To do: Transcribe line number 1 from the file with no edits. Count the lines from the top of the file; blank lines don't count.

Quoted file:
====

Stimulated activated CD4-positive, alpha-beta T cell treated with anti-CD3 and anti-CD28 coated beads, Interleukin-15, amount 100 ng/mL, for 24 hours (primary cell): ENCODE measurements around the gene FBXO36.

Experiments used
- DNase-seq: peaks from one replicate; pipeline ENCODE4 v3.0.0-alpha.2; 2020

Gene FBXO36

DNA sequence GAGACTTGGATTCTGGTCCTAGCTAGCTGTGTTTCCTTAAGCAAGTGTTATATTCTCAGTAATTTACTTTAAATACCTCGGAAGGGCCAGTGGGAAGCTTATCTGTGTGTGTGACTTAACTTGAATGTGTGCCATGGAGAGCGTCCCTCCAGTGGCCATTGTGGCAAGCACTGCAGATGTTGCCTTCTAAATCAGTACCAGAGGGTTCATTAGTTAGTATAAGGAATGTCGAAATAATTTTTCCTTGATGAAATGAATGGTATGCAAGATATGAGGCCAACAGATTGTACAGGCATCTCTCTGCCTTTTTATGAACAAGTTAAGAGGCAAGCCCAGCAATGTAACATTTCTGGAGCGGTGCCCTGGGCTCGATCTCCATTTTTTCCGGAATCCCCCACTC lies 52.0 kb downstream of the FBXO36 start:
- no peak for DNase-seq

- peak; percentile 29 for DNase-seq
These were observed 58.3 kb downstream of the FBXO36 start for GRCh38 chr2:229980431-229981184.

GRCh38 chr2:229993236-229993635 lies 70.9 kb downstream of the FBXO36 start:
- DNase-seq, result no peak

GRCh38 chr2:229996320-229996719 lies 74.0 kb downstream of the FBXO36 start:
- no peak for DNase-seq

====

Stimulated activated CD4-positive, alpha-beta T cell treated with anti-CD3 and anti-CD28 coated beads, Interleukin-15, amount 100 ng/mL, for 24 hours (primary cell): ENCODE measurements around the gene FBXO36.